One of the major risks investors face is a portfolio drawdown – a peak-to-trough decline in the value of their investment portfolio over a given period of time. Substantial drawdowns can derail long-term financial plans and make it difficult to recover lost ground. Understanding and managing drawdown risk is important for successful investing.

A drawdown measures the current value of a portfolio against its highest historical value. For example, if a $100,000 portfolio declined to $80,000, that would represent a 20% drawdown. The deeper the drawdown, the more assets are lost and the harder it becomes to recover those losses through future gains.  Below is a chart of a drawdown percentage and what return is needed to get back to breakeven.

Every investment experiences volatility and drawdowns over time. However, the extent of drawdowns varies greatly across different asset classes. Generally speaking, more conservative investments like bonds tend to have shallower drawdowns, while more volatile assets like stocks experience deeper drawdowns.

A basic 60/40 balanced portfolio of stocks and bonds exhibited a maximum drawdown of around 35% during the 2008 financial crisis, based on data from Vanguard. An all-stock portfolio would have fared worse, with a maximum drawdown over 50% during that period.

Portfolio drawdowns of 10-20% are relatively common for a diversified stock/bond portfolio. Larger drawdowns of 30%+ tend to occur less frequently but can take a massive toll if they coincide with an investor’s planned retirement date or a period of portfolio withdrawals.

Concentration Risk

While diversification is universally preached in the world of investing, it is not uncommon for investors to have concentration in specific sectors or even individual names.  For individuals that receive stock based compensation, they tend to build up a majority of their wealth in one name.  While there are stories of early day Microsoft employees becoming billionaires, there are similar stories of employees at Enron that lost all their wealth. The risk of “ruin” is very real for undiversified investors without sound risk management practices.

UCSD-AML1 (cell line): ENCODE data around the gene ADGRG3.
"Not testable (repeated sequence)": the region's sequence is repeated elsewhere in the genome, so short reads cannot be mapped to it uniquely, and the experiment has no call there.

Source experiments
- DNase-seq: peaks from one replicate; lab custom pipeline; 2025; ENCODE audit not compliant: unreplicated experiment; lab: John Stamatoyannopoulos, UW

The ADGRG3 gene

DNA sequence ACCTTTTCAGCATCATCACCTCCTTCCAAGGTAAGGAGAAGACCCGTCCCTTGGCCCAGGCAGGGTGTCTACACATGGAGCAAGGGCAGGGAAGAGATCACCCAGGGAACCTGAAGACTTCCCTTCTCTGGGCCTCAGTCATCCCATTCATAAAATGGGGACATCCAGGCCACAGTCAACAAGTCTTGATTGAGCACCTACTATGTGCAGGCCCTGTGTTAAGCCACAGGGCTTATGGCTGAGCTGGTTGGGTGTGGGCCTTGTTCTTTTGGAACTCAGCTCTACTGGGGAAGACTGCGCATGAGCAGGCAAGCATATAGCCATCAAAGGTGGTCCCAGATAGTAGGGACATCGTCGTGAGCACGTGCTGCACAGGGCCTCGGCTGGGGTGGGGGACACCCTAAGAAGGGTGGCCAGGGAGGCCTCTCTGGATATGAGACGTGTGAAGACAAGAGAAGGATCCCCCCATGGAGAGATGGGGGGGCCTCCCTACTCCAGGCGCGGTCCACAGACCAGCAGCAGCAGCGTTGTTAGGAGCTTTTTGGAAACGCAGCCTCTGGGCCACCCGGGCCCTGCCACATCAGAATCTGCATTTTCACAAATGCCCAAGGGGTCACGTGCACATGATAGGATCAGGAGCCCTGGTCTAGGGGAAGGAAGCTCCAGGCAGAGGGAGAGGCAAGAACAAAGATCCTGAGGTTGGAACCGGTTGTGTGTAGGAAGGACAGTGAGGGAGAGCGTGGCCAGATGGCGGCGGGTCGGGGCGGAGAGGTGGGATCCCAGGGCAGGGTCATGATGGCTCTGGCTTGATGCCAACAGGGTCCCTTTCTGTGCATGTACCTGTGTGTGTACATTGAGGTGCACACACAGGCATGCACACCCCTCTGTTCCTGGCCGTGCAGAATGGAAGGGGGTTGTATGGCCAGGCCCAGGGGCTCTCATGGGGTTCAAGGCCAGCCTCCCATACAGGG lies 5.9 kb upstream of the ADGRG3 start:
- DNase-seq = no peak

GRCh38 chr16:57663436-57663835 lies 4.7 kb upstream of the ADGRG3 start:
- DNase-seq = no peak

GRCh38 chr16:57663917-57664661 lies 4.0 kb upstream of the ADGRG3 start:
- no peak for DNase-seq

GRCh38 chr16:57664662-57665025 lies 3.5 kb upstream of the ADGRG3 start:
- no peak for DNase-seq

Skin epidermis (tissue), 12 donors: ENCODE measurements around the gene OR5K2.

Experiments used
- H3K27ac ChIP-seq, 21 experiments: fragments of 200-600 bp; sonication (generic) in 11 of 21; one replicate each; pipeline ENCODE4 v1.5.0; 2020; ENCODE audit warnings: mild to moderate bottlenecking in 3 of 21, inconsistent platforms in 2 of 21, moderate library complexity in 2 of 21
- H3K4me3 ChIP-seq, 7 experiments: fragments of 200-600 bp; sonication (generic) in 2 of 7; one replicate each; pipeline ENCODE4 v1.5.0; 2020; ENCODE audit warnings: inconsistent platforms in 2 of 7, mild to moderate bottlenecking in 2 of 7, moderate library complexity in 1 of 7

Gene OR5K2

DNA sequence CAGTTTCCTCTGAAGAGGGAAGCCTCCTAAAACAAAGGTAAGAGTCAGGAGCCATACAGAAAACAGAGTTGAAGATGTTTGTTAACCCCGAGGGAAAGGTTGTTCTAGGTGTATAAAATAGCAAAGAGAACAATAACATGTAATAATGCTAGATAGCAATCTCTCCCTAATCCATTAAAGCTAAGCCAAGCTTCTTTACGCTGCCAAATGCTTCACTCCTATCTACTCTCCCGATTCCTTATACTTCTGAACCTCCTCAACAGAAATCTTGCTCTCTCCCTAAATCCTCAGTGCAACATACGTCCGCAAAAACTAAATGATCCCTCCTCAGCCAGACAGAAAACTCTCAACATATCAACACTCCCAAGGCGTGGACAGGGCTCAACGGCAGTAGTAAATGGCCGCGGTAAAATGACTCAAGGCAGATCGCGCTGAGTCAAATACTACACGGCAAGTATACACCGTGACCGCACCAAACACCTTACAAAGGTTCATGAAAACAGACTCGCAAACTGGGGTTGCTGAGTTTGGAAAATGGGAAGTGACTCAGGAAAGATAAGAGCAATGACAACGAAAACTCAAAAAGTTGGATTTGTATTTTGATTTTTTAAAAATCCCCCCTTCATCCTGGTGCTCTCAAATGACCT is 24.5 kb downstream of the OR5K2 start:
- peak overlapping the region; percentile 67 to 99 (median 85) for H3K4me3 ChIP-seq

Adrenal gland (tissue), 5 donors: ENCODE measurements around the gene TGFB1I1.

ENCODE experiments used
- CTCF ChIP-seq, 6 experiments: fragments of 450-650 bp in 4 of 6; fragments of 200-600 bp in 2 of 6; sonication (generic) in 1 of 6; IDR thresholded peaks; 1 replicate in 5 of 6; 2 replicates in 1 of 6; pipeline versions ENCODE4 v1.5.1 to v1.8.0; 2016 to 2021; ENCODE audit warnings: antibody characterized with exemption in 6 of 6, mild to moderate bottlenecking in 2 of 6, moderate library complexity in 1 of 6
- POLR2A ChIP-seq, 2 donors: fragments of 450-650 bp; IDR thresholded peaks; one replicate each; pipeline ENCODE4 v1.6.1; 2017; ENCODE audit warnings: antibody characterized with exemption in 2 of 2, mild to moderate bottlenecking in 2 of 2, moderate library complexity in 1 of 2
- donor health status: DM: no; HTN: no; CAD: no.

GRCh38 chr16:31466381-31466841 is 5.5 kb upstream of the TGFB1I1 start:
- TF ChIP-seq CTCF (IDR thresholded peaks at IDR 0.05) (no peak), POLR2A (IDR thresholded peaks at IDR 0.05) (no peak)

Reducing the risk of severe drawdowns should be a priority for long-term investors. Strategies may include diversifying across asset classes, using stop-losses or hedging for protection, investing through vehicles that automatically rebalance, and having enough safe assets to avoid withdrawing funds during a downturn.

No investment approach can eliminate drawdowns entirely, but being mindful of this risk and having a plan to manage it can go a long way toward protecting a portfolio from permanent impairment. Drawdowns are an unavoidable part of investing, but their impact can be limited through proper risk management.

Presented by the Financial Planning Committee of Lake Street, an SEC Registered Investment Adviser

The information contained herein constitutes general information and is not directed to, designed for, or individually tailored to, any particular investor or potential investor. This report is not intended to be a client-specific suitability analysis or recommendation, an offer to participate in any investment, or a recommendation to buy, hold or sell securities. Do not use this report as the sole basis for investment decisions. Do not select an asset class or investment product based on performance alone. Consider all relevant information, including your existing portfolio, investment objectives, risk tolerance, liquidity needs and investment time horizon. Diversification does not ensure a profit or guarantee against a loss. There is no assurance that any investment strategy will be successful. Investing involves risk and you may incur a profit or a loss.